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US States Axe Film Tax Credits

by Leroy Baker, Tax-News.com, Washington

08 June 2011


The Tax Foundation (TF) has pointed that more American states are abandoning film tax credits as they fail to live up to their promises to encourage economic growth and to raise overall tax revenue.

US states, it says, claim that film tax incentives create jobs, but the jobs created are mostly temporary positions, often transplanted from other states. "Furthermore," it says, "the competition among states transfers a large portion of potential gains to the movie industry, not to local businesses or state coffers.”

In 2010, a record 40 states offered USD1.4bn in film and television tax incentives, compared to only four states offering a total of USD3m in 2000. All told, the TF discloses that US states have provided nearly USD6bn for such programmes over the past decade.

However, 2010 will likely to be the peak year of film tax credits, since many states are ending their programmes to conserve tax revenues in this period of fiscal deficits, preferring to use the money for other priorities.

In that respect, the TF points out that Arizona ended its program after 2010 and efforts to renew it have not advanced, while Iowa, Kansas and New Jersey have suspended their programmes, and Arkansas, Idaho and Maine have appropriated no funds for their programmes for 2011. It adds that Washington legislators have dropped their programme as part of a budget deal.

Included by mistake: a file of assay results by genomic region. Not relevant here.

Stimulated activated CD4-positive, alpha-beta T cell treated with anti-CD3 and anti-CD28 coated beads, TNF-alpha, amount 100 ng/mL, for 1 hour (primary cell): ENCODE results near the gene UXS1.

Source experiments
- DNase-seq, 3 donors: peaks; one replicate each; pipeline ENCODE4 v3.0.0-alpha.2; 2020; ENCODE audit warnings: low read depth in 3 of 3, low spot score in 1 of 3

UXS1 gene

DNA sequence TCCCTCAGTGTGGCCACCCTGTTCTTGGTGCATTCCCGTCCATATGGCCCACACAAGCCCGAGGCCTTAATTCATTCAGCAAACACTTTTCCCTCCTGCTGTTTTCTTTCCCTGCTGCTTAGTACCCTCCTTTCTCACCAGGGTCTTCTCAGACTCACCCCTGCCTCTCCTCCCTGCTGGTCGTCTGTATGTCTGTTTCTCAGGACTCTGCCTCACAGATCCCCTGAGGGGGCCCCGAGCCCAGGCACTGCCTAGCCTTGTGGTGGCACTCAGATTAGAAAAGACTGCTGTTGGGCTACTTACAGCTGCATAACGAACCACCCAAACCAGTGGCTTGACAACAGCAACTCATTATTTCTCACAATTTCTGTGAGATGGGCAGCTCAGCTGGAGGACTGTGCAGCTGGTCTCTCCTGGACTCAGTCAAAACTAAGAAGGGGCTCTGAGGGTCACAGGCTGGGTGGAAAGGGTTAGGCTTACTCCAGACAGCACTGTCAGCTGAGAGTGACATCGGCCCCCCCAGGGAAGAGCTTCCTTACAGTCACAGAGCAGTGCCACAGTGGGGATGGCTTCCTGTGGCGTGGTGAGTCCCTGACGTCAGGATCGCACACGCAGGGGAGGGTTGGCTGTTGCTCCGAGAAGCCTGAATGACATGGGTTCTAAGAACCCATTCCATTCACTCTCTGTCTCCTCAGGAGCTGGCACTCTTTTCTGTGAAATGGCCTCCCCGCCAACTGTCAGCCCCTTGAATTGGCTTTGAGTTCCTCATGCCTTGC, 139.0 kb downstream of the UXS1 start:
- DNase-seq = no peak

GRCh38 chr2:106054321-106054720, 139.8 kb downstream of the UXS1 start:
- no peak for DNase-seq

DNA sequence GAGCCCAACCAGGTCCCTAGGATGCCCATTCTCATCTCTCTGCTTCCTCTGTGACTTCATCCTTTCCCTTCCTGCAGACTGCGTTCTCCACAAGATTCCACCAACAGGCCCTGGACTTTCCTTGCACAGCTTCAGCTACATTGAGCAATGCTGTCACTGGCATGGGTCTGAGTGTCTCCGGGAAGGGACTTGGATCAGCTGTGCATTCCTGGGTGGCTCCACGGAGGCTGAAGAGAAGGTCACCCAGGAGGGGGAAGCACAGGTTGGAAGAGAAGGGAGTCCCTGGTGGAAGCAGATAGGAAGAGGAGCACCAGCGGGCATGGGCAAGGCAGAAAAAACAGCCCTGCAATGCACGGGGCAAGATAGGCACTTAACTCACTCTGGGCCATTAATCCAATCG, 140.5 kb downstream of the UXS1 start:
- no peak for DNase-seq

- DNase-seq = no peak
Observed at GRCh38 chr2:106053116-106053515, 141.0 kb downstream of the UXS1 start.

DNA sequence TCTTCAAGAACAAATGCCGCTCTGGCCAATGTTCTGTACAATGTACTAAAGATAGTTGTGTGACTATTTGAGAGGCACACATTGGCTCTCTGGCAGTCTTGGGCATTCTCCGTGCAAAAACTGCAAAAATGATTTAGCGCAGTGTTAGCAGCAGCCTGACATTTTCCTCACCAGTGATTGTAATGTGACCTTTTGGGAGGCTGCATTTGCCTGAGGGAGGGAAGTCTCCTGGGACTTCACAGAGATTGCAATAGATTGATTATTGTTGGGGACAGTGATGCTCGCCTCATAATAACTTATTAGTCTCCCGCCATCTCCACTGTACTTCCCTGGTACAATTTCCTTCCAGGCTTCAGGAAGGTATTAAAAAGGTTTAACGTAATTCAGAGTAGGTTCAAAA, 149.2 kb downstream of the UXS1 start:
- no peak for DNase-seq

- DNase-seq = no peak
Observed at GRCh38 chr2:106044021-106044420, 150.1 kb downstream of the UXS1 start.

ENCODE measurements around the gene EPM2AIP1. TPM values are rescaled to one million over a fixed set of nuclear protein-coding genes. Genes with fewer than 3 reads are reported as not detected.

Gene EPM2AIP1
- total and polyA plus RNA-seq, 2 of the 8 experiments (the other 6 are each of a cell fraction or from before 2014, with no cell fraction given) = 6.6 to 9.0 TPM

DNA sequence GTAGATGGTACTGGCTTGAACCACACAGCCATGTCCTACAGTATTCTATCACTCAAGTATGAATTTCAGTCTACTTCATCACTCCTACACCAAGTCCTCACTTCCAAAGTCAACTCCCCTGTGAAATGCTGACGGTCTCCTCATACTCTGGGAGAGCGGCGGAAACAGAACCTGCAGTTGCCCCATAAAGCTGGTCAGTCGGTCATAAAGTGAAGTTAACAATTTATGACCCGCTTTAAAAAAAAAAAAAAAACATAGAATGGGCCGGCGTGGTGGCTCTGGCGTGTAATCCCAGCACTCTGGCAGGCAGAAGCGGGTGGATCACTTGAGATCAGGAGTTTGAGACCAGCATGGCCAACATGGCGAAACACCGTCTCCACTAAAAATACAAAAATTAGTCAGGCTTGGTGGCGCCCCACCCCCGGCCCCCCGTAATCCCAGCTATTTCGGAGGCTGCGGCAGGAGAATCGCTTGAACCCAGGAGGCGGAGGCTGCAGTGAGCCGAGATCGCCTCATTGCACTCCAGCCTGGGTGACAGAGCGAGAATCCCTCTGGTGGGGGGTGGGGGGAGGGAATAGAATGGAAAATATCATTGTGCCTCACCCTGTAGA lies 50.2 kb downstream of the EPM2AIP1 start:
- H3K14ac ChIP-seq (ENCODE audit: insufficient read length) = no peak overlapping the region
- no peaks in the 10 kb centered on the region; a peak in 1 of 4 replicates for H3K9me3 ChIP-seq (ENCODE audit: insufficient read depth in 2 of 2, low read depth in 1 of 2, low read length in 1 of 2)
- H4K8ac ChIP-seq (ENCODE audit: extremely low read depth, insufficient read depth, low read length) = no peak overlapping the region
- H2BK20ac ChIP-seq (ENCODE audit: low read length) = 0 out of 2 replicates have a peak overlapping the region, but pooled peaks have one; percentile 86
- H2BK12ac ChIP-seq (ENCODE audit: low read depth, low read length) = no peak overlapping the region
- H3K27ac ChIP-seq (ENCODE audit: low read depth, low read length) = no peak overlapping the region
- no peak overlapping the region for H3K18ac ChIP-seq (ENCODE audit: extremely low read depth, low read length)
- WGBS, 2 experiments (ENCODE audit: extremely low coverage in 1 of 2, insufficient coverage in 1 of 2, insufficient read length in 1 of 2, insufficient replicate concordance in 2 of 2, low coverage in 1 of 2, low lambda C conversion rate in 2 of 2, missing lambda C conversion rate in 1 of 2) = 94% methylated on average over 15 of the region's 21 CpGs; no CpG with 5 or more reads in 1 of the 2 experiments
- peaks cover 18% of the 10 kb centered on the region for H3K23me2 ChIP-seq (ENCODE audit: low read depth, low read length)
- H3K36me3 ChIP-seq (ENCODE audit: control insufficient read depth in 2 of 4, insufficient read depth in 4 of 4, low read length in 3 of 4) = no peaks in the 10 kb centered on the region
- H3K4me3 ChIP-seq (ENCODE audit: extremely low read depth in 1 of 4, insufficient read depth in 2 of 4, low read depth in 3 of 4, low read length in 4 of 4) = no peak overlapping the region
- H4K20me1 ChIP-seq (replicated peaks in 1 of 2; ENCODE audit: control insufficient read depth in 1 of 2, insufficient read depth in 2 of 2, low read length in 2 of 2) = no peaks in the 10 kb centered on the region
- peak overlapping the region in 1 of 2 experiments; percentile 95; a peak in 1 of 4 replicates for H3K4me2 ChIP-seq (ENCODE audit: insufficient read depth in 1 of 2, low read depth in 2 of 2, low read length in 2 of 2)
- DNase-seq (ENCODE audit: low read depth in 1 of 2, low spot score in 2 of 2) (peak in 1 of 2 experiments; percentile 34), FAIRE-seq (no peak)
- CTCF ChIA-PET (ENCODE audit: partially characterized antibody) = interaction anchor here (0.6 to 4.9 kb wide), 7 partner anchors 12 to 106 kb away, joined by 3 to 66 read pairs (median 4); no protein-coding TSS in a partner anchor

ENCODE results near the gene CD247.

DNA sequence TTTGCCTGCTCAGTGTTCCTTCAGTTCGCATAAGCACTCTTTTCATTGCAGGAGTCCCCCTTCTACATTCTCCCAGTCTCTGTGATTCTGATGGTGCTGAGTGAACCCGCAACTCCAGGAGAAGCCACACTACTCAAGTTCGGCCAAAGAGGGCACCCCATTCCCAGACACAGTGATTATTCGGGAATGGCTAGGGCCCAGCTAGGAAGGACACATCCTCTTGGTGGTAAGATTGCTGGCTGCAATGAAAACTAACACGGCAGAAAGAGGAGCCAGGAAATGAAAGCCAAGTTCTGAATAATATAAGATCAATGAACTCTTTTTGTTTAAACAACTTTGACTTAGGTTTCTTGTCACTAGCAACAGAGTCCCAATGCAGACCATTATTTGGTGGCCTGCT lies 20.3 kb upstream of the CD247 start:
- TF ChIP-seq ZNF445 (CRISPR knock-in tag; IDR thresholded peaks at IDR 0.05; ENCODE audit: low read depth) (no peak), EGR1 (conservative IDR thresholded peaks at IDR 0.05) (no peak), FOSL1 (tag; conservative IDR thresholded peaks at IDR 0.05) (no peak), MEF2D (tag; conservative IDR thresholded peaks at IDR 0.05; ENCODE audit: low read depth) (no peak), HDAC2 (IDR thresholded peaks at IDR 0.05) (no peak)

That, the TF calculates, will bring the number of states with programs down to 35 as of next year. Additionally, existing programs are being pared back or challenged in Alaska, Connecticut, Georgia, Hawaii, Michigan, Missouri, New Mexico, Rhode Island and Wisconsin.

It concludes that while some states, such as Nevada, Utah and Virginia, are still putting more film tax incentives together, the merits of film tax incentives, which were “once universally applauded as great economic development tools and tourism boosters”, are now being rigorously debated.

At a minimum, the TF believes that film incentive programs should be required to report how many dollars in incentives were provided per each full-time job created by qualified productions. "Programmes should be reviewed periodically for their effectiveness by legislative oversight or a third party,” the Foundation says.

A comprehensive report in our Intelligence Report series examining tax-sheltering arrangements for investors, including Venture Capital, Forest Finance and Film Finance in a number of key jurisdictions, is available in the Lowtax Library at http://www.lowtaxlibrary.com/asp/subs_reports.asp and a description of the report can be seen at http://www.lowtaxlibrary.com/asp/description_report5.asp
TAGS: tax | investment | economics | film finance | tax incentives | fiscal policy | budget | tax credits | United States

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